Fuller’s point about Darwin’s pessimism about human intervention is ironic, because Darwin himself thought that artificial selection via domestication of plants and animals could actually introduce true novelties, since nature was not in fact confined to species oscillating around fixed types, as he found through the breeding of pigeons. Consequently, humans could insert themselves into the process of evolution by controlling the features selected for and thereby produce outcomes desired by us, whereas his predecessors believed our capacity to breed domesticated animals was limited by the fixity of natural types.
The third aspect of Fuller’s Left Creationism is an alternative historiography of science. After having tried to convince us that intelligent design theory is the basis for the motivation and possibility of knowledge in the first place, Fuller develops an alternative history of science in order to show that Darwin is marginal to the true revolution in biology of the twentieth century, similar to how Pierre Duhem wrote the atomists out of the history of science. There are a number of contentious ways this point is made, which all come down to separating developments in science from Darwinian accounts of evolution by natural selection by connecting them instead to the view of a book of nature authored by God providing clues for us as apprentice gods.
So much is made of Darwin’s (and Stephen Jay Gould’s) natural historical methods as insufficiently interventionist in order to draw a wedge between the discovery of DNA and developments in molecular biology, on the one hand, and the belief in evolution that is typically attached to them by the scientists involved. Thus, Francis Crick drew a direct connection between the discovery of DNA and Darwinian evolution, while contemporary efforts to simulate the origin of life from non-living matter proceed from active laboratory efforts to construct primitive self-replicating structures. Following the playbook of intelligent design and creationism, Fuller treats molecular biology as based upon an ontology of “information” (read as the book of Nature) that must fail to be integrated into a strictly materialist view of life as the product of blind contingency.
Evolutionary biologists have long recognized that structures put into place by evolution may constrain further evolution itself, so the variation that may emerge in any lineage would not be completely random. Fuller sees this as a tacit admission of design, as he does the emergence of the science of “evo-devo,” evolutionary developmental biology, which addresses developmental constraints of evolutionary development. None of this implies that evolutionary logic is left behind or replaced by something akin to intelligent design. Instead, the heterogeneity of views about how best to understand evolution by natural selection within science is treated simultaneously as grounds for questioning the well-foundedness of Darwin’s views and as grounds for including intelligent design theorists at the table, an “affirmative action” proposal for science that Fuller sees as a matter of “epistemic justice.”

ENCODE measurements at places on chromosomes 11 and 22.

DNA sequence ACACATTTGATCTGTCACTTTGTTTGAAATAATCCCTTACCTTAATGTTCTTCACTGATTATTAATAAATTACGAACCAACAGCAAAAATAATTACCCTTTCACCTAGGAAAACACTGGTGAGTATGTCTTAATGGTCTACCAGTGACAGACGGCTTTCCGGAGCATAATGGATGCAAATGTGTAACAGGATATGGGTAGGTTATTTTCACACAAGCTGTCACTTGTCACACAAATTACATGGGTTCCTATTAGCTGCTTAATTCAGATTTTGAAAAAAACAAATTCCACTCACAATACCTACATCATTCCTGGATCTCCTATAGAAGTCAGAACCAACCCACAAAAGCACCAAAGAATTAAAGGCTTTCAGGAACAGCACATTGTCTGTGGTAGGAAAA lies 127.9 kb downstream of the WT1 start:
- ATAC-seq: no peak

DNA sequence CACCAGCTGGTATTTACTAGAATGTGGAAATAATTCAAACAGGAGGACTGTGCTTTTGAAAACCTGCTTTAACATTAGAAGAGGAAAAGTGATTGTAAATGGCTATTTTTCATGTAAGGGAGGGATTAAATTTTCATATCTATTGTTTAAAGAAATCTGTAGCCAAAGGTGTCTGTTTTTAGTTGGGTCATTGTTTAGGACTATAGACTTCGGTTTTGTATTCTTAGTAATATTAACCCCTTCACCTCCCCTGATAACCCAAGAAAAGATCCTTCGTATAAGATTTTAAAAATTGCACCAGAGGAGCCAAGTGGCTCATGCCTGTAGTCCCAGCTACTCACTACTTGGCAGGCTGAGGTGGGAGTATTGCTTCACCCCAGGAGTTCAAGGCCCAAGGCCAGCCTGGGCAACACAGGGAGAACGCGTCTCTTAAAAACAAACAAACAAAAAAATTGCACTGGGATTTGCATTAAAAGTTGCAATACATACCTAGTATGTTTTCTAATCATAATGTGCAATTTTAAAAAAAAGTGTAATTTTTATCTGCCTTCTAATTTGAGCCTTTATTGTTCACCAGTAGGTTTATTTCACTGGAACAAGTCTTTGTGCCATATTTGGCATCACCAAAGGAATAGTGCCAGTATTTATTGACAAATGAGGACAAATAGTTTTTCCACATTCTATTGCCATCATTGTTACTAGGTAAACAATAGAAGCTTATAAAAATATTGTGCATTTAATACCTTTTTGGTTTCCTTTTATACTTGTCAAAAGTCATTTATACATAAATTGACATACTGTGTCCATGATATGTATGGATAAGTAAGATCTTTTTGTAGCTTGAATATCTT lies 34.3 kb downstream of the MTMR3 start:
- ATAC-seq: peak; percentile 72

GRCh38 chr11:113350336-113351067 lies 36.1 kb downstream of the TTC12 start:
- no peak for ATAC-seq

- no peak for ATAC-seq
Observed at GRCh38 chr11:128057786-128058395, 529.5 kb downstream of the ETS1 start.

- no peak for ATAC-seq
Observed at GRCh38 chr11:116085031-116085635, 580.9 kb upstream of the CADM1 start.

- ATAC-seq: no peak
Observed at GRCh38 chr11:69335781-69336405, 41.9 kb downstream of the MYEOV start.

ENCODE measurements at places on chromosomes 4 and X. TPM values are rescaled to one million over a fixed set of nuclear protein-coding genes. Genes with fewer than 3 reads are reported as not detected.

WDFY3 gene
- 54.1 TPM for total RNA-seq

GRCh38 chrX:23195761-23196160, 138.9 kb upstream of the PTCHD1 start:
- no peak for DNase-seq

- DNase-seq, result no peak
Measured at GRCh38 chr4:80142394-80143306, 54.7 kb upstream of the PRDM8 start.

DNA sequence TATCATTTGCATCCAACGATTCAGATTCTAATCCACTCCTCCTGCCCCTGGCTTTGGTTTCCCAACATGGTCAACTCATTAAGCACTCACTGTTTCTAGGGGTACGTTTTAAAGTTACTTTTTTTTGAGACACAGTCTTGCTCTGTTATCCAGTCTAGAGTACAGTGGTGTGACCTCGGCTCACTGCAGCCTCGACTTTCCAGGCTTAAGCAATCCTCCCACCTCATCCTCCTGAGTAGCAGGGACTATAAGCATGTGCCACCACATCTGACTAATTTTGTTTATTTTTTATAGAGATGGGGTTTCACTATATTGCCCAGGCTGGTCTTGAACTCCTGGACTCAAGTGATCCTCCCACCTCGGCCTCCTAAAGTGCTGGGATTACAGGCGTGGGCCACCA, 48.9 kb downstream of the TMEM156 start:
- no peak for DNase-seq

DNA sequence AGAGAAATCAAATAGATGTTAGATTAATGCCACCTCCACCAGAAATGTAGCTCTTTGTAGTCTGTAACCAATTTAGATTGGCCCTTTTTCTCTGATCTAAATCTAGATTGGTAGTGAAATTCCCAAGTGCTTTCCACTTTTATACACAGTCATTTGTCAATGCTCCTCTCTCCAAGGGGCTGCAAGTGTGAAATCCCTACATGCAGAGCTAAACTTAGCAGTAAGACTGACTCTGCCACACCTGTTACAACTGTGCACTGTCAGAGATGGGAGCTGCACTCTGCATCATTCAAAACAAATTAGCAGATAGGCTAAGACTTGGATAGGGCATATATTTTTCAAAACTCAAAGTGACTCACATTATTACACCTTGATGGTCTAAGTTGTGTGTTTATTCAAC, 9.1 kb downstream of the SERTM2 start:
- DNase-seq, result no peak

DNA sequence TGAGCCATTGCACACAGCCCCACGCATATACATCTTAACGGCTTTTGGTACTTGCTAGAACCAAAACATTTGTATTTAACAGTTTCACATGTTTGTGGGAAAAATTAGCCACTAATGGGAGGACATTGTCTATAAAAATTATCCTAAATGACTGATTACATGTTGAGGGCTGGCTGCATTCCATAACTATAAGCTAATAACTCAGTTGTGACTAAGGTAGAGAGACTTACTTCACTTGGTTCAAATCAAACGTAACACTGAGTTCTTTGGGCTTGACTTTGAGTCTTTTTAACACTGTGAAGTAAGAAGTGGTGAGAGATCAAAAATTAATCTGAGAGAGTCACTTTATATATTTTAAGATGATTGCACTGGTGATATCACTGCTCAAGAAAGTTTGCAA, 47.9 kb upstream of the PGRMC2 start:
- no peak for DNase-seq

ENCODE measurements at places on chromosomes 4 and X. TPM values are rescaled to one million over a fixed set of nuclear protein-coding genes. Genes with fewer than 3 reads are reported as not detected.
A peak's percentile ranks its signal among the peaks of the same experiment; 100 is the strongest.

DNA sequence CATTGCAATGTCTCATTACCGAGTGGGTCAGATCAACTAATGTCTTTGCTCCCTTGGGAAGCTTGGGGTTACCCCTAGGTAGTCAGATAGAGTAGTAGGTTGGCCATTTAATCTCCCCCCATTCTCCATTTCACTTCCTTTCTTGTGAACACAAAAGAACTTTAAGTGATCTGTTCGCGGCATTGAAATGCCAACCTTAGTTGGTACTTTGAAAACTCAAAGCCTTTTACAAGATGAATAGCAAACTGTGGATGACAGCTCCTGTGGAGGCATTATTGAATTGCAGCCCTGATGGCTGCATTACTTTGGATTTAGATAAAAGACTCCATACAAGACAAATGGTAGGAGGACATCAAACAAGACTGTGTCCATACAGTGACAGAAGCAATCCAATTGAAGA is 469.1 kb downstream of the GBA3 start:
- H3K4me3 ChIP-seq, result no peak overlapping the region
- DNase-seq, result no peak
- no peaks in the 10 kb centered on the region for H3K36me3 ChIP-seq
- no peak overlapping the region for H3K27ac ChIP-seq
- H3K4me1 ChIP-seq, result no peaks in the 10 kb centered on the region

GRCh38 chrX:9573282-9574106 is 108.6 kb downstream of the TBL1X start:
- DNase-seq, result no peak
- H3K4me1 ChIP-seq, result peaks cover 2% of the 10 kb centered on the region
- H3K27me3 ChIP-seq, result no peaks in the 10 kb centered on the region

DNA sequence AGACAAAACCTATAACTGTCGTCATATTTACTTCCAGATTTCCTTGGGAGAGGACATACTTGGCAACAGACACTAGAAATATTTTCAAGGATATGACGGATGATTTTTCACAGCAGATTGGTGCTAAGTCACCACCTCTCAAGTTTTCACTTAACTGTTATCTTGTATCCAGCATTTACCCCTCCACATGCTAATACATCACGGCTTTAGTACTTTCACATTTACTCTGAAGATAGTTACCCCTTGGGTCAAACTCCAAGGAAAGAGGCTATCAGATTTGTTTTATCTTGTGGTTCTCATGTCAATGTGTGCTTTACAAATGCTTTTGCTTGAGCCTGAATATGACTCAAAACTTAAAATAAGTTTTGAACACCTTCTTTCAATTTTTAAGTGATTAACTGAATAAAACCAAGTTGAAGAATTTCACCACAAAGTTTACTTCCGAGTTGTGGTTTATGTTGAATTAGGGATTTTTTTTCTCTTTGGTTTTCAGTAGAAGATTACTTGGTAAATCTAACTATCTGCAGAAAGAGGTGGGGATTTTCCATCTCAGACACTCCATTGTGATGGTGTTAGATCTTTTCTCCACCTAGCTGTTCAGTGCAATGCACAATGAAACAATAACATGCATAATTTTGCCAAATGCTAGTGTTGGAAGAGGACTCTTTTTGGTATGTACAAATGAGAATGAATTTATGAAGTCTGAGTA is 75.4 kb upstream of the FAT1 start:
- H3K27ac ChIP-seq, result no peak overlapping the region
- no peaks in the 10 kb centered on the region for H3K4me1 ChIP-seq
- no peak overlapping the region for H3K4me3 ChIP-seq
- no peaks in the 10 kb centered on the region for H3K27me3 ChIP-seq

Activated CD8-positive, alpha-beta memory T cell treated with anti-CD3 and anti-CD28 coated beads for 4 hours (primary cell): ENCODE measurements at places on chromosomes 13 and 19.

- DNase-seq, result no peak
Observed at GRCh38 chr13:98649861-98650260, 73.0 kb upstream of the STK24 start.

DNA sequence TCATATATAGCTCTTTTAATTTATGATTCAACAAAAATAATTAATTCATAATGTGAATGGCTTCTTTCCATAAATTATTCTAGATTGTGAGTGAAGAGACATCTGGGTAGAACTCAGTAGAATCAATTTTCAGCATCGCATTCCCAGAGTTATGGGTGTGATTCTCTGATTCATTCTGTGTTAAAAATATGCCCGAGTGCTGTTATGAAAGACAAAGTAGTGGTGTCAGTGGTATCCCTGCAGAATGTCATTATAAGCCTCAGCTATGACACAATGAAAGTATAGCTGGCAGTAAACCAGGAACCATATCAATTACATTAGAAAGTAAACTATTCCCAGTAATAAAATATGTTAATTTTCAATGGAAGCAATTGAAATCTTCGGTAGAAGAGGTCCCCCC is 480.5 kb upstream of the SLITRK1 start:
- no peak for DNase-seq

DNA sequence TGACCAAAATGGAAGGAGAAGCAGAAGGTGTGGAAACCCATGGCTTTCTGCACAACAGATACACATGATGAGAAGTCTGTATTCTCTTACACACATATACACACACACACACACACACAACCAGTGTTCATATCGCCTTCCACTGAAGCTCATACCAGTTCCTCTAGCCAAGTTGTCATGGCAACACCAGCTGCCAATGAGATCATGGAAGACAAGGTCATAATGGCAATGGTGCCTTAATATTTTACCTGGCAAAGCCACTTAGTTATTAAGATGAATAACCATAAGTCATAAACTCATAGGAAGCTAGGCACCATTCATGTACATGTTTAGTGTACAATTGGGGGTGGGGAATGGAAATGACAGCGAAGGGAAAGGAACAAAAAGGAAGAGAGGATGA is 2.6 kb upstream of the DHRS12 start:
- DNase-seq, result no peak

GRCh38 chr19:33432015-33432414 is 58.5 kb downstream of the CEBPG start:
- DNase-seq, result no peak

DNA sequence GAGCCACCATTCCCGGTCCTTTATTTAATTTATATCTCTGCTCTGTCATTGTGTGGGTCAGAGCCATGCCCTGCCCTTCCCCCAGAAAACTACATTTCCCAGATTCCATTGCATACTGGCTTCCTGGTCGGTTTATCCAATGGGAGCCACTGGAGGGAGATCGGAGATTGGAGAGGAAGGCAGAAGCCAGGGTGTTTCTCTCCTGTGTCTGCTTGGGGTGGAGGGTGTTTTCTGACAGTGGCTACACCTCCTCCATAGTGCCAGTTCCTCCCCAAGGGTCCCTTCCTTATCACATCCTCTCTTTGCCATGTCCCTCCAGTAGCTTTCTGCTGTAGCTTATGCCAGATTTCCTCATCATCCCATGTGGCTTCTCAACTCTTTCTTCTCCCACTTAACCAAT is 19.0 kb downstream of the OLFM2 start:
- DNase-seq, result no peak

In a particularly confused discussion of the debate between Richard Dawkins and Gould on the proper foundations of evolutionary biology, Fuller chastises Gould’s contingentism above all, while giving a backhanded compliment to Dawkins for inadvertently advancing the theological view that the universe was created with us in mind. Where Gould denies that rerunning the tape of evolutionary history would lead to our presence, given the vagaries of environment that were necessary to produce us, Dawkins is held to believe that our presence is overdetermined by the strong power that adaptation has in directing evolution in particular directions. While there is a clear difference between the two on just how much evolution is directed by adaptations and how much of a role contingency and non-adaptive processes play in evolutionary outcomes, neither Gould nor Dawkins subscribes to the inevitability of the emergence of humans, which would be a new, extreme kind of anthropocentrism, albeit one congenial to Fuller’s perspective. The issue between Gould and Dawkins has more to do with whether adaptations are sufficiently directed by the environment to represent clear trajectories that override historical constraints (Dawkins) or whether adaptations, when they occur, must “adapt” themselves to the preexisting constraints introduced during a long evolutionary history and the accidents of survival not tied to measured fitness (Gould).
As I have suggested, perhaps the most disturbing part of Fuller’s recent theological turn is his reliance upon theodicy, which even in secularized forms would license great misery as means to some unspecified higher end. This is not a problem if an active, interventionist God is not responsible for creation! Indeed, it is one of the fundamental weaknesses of standard, monotheistic belief systems that they postulate an omnipotent God that allows evil to happen. In this sense, theodicy is just an idiocy that looks to make this cognitive dissonance go away.